A decade ago, the world was living in the aftermath of the worst economic crisis since the 1930s. Financial markets had stabilized, but the real economy was still in terrible shape, with around 40 million European and North American workers unemployed.
Fortunately, economists had learned a lot from the experience of the Great Depression. In particular, they knew that fiscal austerity — slashing government spending in an attempt to balance the budget — is a really bad idea in a depressed economy.
Unfortunately, policymakers on both sides of the Atlantic spent the first half of the 2010s doing exactly what both theory and history told them not to do. And this wrong turn on policy cast a long shadow, economically and politically. In particular, the deficit obsession of 2010-2015 helped set the stage for the current crisis of democracy.
Why is austerity in a depressed economy a bad idea? Because an economy is not like a household, whose income and spending are separate things. In the economy as a whole, my spending is your income and your spending is my income.
What happens if everyone tries to cut spending at the same time, as was the case in the aftermath of the financial crisis? Everyone’s income falls. So to avoid a depression you need to have someone — namely, the government — maintain or, better yet, increase spending while everyone else is cutting. And in 2009 most governments engaged in at least a bit of fiscal stimulus.
In 2010, however, policy discourse was taken over by people insisting, on one side, that we needed to cut deficits immediately or we would all turn into Greece and, on the other side, that spending cuts wouldn’t hurt the economy because they would increase confidence.
The intellectual basis for these claims was always flimsy; the handful of academic papers purporting to make the case for austerity quickly collapsed under scrutiny. And events soon confirmed Macroeconomics 101: America didn’t turn into Greece, and countries that imposed harsh austerity suffered severe economic downturns.
So why did policy and opinion makers go all in for austerity when they should have been fighting unemployment?
One answer, which shouldn’t be discounted, is that inveighing against the evils of deficits makes you sound responsible, at least to people who haven’t studied the issue or kept up with the state of economic research. That’s why I used to mock centrists and media figures who preached the need for austerity as Very Serious People. Indeed, to this day, billionaires with political ambitions imagine that dire warnings about debt prove their seriousness.
Beyond that, the push for austerity was always driven in large part by ulterior motives. Specifically, debt fears were used as an excuse to cut spending on social programs, and also as an excuse for hobbling the ambitions of center-left governments.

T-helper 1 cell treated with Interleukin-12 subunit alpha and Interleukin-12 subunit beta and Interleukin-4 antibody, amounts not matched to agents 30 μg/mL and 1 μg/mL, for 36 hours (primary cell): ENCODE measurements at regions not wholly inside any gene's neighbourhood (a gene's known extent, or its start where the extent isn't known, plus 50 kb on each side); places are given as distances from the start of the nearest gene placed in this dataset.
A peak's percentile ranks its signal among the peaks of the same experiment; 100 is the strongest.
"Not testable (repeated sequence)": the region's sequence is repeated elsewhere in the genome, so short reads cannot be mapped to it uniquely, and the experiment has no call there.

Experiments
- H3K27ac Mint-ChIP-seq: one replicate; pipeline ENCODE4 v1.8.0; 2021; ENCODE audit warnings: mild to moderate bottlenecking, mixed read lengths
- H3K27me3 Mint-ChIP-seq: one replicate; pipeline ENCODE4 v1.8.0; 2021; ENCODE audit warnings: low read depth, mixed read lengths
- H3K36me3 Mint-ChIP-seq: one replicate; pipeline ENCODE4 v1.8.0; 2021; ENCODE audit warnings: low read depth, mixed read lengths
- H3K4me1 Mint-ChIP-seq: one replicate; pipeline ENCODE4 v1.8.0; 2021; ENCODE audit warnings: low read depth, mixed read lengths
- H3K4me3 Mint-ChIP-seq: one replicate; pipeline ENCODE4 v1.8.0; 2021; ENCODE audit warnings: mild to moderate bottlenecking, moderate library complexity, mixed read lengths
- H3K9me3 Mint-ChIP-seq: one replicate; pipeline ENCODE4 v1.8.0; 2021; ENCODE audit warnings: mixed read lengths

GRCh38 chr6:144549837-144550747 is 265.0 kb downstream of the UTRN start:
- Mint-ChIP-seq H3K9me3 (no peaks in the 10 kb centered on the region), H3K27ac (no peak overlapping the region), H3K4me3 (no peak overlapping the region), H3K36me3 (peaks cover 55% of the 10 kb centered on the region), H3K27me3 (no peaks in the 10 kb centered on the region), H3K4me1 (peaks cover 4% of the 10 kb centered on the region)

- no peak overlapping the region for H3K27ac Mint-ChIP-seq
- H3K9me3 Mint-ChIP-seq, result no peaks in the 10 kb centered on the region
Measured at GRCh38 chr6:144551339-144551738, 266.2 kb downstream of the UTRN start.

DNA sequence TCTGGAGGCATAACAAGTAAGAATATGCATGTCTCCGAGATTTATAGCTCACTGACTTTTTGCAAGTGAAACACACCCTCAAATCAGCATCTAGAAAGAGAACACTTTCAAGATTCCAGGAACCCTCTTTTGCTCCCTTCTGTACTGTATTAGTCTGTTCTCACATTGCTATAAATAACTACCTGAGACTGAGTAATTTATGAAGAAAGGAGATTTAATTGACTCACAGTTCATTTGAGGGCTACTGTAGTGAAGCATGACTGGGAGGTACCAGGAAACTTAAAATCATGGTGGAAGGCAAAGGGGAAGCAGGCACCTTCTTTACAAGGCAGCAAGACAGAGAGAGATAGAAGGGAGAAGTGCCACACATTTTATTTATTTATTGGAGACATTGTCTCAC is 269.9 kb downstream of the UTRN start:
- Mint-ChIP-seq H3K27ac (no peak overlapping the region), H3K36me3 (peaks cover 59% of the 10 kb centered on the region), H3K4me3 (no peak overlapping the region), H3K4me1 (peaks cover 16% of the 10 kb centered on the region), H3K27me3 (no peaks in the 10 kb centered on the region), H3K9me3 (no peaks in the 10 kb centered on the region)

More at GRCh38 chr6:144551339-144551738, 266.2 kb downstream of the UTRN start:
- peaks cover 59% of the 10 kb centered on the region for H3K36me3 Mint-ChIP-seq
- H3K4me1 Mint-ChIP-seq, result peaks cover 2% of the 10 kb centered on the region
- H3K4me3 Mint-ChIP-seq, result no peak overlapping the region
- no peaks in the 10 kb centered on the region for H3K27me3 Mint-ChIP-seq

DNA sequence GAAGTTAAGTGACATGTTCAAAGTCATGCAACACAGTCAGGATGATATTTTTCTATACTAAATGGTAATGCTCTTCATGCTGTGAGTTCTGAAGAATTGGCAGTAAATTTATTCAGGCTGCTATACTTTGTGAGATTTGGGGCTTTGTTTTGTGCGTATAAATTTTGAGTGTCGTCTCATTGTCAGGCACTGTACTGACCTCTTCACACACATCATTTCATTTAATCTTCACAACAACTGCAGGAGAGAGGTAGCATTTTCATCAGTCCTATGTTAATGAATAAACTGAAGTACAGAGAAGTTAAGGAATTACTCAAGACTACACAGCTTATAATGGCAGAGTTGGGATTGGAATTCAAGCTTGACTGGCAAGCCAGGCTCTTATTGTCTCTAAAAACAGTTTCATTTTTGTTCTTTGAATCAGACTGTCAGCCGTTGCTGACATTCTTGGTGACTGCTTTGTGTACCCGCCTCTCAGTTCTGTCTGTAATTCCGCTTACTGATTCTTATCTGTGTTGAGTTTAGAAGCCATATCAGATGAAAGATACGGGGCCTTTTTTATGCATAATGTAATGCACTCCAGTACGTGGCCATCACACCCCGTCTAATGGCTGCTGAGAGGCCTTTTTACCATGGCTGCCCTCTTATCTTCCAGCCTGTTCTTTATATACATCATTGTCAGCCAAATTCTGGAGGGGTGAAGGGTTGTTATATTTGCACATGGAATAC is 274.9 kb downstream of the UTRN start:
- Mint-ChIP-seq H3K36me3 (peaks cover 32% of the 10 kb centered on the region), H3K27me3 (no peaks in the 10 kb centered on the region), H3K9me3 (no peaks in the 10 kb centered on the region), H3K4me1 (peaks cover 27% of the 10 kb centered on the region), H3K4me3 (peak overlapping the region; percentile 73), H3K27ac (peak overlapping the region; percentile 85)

Here in the United States, Republicans went through the entire Obama era claiming to be deeply concerned about budget deficits, forcing the country into years of spending cuts that slowed economic recovery. The moment Donald Trump moved into the White House, all those supposed concerns vanished, vindicating those of us who argued from the beginning that Republicans who posed as deficit hawks were phonies.
This politically weaponized Keynesianism is, by the way, probably the main reason U.S. economic growth has been good (not great) over the past two years, even though the 2017 tax cut completely failed to deliver the promised surge in private investment: federal spending has been growing at a rate not seen since the early years of the past decade.
But why does this history matter? After all, at this point unemployment rates in both the U.S. and Europe are near or below pre-crisis levels. Maybe there was a lot of unnecessary pain along the way, but aren’t we OK now?
No, we aren’t. The austerity years left many lasting scars, especially on politics.
There are multiple explanations for the populist rage that has put democracy at risk across the Western world, but the side effects of austerity rank high on the list.
In Eastern Europe, white nationalist parties came to power after center-left governments alienated the working class by letting themselves be talked or bullied into austerity policies. In Britain, support for right-wing extremists is strongest in regions hit hardest by fiscal austerity. And would we have Trump if years of wrongheaded austerity hadn’t delayed economic recovery under Barack Obama?
Beyond that, I’d argue that austerity mania fatally damaged elite credibility. If ordinary working families no longer believe that traditional elites know what they’re doing or care about people like them, well, what happened during the austerity years suggests that they’re right. True, it’s delusional to imagine that people like Trump will serve their interests better, but it’s a lot harder to denounce a scam artist when you yourself spent years promoting destructive policies simply because they sounded serious.
In short, we’re in the mess we’re in largely because of the wrong turn policy took a decade ago.
Paul Krugman, Ph.D., winner of the Nobel Memorial Prize in Economics, is an Op-Ed columnist for The New York Times.